Where he had previously been confined to what he could bring with him outdoors, he now wielded much larger brushes which invariably demanded that the artist channel a more energetic, expressive means of working with an expanded picture plane. Like this, the intricate descriptions of old world Singapore gave way to the gestural impressions of the arboreal, which capture the essence of a subject more so than a representation of it.
Chance, crop, tilt – contemporary strategies for an age-old medium
At the same time, his application of sweeping strokes of wet ink onto the vertical picture plane was an opening for aleatoric elements to enter the playing field. Short flecks of black ink pepper the paintings, at times torrential. For an artist for whom the calligraphic stroke is the foundation of his practice, this embrace of the incidental is an acknowledgement of ink’s own life force; a nod to the fact that the artist is creating a symphony in which he is but one part.
As Lim puts it, “The stroke is strong because it has emotion. It changes and is dynamic, and it exists on a grand scale… Every stroke must be alive. There must be life in every stroke.” Read in concert with the works in Tree Spirit, one realises that the vitality embodied in the stroke exists not merely in those that the artist has applied onto the page, but also in those that emerge serendipitously – springing free in drips and splatters, unwilling to be restrained. As such the marks that Lim makes transcend Chinese painting traditions, to achieve a sense of universality afforded by the language of abstraction.
Associates of the artist share that this is by no means the limit to Lim’s adoption of contemporary strategies in his work. Given that the pieces originally began as large-scale papers measuring roughly 3.6 by 1.4 metres, the eventual iterations of Tree Spirit are a result of intentional crops of the original pieces. This strategy enables the best moments of the artist’s work to be retained, preserving the vigour and freshness of the brushstroke.
It also provides the audience a peek into the artist’s creative process, as some of the pieces incorporate the overlapping back imprints of the original large-format paintings into the crop. In most of these cases, the wide border that is formed becomes a moment of nothingness that contrasts with the solidity of forms, granting the eye some breathing room. A moment for us, the viewer, to pause and exist within that space of trees.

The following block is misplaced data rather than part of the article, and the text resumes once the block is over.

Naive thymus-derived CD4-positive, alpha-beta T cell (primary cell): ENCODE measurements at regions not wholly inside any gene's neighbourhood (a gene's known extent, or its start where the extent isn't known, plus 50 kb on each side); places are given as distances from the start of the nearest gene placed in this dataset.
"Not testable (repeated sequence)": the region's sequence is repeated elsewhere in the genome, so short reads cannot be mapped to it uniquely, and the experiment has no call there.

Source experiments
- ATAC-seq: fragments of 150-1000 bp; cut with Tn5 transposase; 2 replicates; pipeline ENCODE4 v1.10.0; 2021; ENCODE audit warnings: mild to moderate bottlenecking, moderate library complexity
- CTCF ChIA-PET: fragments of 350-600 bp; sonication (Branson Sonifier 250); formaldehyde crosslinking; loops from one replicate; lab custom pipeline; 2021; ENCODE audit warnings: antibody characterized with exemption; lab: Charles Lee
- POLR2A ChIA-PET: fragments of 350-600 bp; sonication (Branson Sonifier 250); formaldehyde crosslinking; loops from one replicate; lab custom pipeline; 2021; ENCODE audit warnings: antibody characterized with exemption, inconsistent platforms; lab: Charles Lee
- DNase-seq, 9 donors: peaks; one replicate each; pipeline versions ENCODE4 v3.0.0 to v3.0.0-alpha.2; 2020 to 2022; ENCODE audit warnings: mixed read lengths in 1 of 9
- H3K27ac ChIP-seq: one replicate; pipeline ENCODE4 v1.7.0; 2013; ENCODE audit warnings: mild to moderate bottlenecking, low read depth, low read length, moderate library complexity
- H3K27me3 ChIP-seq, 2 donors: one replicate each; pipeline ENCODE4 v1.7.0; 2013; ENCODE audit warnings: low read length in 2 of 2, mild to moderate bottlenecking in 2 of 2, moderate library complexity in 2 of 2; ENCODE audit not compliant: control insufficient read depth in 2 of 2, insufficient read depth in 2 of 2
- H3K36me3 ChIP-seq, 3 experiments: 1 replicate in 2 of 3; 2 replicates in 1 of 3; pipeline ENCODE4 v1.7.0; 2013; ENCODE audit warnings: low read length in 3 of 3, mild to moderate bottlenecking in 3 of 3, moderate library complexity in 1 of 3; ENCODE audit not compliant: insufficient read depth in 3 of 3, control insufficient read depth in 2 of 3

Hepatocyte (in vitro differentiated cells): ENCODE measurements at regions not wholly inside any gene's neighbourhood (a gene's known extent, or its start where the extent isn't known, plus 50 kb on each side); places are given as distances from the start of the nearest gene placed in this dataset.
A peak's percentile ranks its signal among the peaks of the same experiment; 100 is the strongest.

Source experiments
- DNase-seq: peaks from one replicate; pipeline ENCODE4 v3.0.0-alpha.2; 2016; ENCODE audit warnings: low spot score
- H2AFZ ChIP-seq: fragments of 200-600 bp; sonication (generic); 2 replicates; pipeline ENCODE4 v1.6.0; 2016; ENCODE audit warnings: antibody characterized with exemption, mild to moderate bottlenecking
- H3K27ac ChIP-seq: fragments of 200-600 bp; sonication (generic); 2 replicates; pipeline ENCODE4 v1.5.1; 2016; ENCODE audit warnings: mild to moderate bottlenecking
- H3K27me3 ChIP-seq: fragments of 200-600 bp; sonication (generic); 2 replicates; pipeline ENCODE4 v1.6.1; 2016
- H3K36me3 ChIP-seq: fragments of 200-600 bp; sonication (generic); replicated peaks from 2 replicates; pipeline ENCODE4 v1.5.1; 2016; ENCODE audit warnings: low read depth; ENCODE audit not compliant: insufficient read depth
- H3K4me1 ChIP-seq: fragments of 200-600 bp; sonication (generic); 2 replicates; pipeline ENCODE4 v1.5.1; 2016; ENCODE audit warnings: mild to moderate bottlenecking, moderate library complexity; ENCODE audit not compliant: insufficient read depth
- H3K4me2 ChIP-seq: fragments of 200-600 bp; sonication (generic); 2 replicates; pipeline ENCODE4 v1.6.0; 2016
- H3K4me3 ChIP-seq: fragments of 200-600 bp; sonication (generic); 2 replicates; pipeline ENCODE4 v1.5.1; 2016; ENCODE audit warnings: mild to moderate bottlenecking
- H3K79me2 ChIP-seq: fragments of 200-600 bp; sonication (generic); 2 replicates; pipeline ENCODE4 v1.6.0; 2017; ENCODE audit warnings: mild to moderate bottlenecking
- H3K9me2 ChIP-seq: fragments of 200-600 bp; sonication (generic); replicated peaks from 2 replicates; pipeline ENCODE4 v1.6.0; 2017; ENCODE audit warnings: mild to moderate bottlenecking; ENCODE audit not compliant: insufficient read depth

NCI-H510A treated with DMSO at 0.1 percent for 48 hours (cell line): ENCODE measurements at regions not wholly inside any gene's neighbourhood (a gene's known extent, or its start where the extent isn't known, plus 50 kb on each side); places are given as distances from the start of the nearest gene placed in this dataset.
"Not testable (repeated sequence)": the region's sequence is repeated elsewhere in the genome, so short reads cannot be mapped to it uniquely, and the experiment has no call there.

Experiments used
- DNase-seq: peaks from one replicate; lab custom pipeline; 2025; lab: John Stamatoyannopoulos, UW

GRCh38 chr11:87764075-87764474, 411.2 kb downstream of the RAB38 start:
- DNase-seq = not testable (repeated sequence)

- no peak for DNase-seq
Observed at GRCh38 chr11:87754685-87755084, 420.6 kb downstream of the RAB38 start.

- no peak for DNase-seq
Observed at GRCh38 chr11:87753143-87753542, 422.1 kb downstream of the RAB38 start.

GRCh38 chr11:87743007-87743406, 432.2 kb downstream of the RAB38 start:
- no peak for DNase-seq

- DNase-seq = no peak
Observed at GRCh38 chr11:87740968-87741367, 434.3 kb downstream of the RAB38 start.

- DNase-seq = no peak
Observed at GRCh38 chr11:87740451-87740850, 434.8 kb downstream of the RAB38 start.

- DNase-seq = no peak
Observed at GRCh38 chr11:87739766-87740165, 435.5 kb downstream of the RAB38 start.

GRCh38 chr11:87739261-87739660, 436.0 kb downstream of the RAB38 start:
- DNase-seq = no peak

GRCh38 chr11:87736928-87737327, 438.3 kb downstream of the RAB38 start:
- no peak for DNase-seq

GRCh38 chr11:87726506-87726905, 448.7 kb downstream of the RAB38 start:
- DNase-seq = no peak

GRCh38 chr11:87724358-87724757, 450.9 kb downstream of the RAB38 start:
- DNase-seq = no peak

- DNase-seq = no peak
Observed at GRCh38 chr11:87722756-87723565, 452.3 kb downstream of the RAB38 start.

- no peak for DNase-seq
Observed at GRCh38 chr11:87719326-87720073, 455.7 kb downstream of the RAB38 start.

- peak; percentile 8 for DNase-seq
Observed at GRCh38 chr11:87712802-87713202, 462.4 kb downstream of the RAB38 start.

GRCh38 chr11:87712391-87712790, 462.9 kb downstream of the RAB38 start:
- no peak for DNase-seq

Lim is no stranger to strategies usually associated with Western traditions of abstraction rather than Chinese ink painting: where apt, he would rotate the picture plane to create a more captivating viewing experience. This strategy is one that he would continue to deploy in his later hutuzi series, as writers Ho Sou Ping, Ma Peiyi and Diana Lee noted in their essay for Lim’s 2014 exhibition, Songs from the Heart.
In this particular series, Lim’s rotation of picture planes subverts the original figure-ground relations and once again invokes chance as a collaborator. The usual rules upended, the branches and root intertwine in fresh permutations, now conjuring impressions of marshland and swamp that hearken once more to a sense of the primordial archaic.
Despite the firm traditions from which Lim came and his mature age, the way that he allows for serendipity to breathe life into his practice in these various ways is uncharacteristically modern, and marks him as an artist with an experimental and contemporary spirit.
A tree, an artist
A banyan is a formidable specimen of nature. It has the capacity to extend infinitely outwards and evolve, its branches descending into soil and taking root to become new trunks. Like the banyan, Lim’s career spans a rich and multifarious practice; a dense thicket in a class of its own.
The works presented in Tree Spirit are not only the artist’s ode to this force of nature for which he has immense regard; they also reflect the spirit of the artist himself in his unrelenting drive for growth and breakthrough in his practice. Embedded in this series is a snapshot of that brief moment in the artist’s extensive oeuvre as he evolved, sending down new branches; planting new roots in the soil.
Singapore Art Museum, INROADS: The Ink Journey of Lim Tze Peng. (Singapore: Singapore Art Museum, 2009), Exhibition catalogue.
Ho Sou Ping, Ma Peiyi, Diana Lee, Tze Peng: Songs from the Heart. (Singapore: Friends of Lim Tze Peng, 2014), Exhibition catalogue.